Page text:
Hotel occupancy rates
Nationally, hotel occupancy is currently running about 64%, up from 62% last year, while Average Daily Rates (ADR) continue to climb: $110 versus $105 last year.
Viewed from a chain scale perspective, Luxury is the most robust both in terms of absolute numbers and the rate of increase. In this segment, occupancy stands at 79% versus last year’s 76% and ADR is at $297 versus $278. Luxury is followed by Upper Upscale, Upscale, Upper Midscale and Independents. Midscale and Economy are at the bottom, with occupancy for economy properties of only 55% versus 54% and ADR of $53 versus $51 last year.
The strongest locations are urban and resort, followed by airport. Among the top 25 markets, Miami is a standout with more than 89% occupancy presently and a $235 ADR (no doubt contributed to by the Sperry Van Ness 2013 National Conference). Other markets enjoying more than 80% occupancy include: New Orleans, New York, Oahu, Orlando Phoenix and Tampa.
Norfolk was at the bottom with only 48% occupancy, representing a 3% decline. San Diego lost 3.2% occupancy points, down to a still healthy 71%. These markets are heavily influenced by military and defense contract business, and thus, are beginning to feel the effects of sequestration. Sequestration also mean automatic spending cuts, including all non-essential government travel, making the pinch felt in places like San Antonio, where the September National Defense Forum and Expo was cancelled, and in Northern Virginia and Washington, DC, where more than 30% of the market is government and government contractor business.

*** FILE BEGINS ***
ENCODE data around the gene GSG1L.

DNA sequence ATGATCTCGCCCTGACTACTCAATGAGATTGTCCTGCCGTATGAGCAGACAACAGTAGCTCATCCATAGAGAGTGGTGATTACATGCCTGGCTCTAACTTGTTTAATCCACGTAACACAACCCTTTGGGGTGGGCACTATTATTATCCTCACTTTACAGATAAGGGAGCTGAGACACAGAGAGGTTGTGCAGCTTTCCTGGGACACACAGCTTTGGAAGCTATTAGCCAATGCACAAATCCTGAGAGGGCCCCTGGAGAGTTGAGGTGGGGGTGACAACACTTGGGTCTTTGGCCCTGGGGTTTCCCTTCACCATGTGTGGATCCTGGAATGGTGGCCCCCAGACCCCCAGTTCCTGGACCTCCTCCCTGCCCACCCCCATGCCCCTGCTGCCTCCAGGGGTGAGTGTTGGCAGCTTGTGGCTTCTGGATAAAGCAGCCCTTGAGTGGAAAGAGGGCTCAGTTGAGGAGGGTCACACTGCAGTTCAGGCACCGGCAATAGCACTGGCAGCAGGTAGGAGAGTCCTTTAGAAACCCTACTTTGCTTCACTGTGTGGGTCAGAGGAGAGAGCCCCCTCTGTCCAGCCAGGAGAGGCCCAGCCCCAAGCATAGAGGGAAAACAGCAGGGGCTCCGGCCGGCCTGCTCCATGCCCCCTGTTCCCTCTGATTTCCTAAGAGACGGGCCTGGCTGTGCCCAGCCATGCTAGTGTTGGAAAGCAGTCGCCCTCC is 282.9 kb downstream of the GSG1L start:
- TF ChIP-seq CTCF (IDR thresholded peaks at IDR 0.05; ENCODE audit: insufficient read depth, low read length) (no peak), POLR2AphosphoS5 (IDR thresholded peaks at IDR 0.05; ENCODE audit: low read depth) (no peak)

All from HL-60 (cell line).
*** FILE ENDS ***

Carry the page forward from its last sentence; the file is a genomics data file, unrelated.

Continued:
From a transactional viewpoint, 2013 looks promising. Smith Travel Research (STR) projects hotel transactions of between $15 and $20 billion, up from about $12.5 billion last year but down from 2011’s $19 billion, which was driven by major hedge fund and REIT transactions. To give some perspective, five of the last ten years’ volume was under $15 billion.
Until now transactions were powered by cheap debt and commensurately low cap rates. This was coupled with very limited lending for new hotel construction that kept supply growth at only about 0.3%, which in the face of increasing demand, allowed hotels to increase their average rates. However, according to STR’s latest numbers, hotels in construction are up 39.9% year-over-year. The active pipeline includes more than 320,000 new hotel rooms, equal to a whopping 10% increase. Nevertheless, STR predicts that demand growth will continue to outpace supply growth through 2014, with RevPar increasing between 5.7% and 6% through next year.
The bottom line is that hotel owners who have enjoyed a rebound, even if not to the extent of 2007 peak levels, should consider the opportunity to sell in the near term on the strength of improved revenue before the effects of sequestration, supply growth and inflation bring down hotel values.
Council Chair of Hospitality Properties
Sperry Van Ness/Hamm & Company
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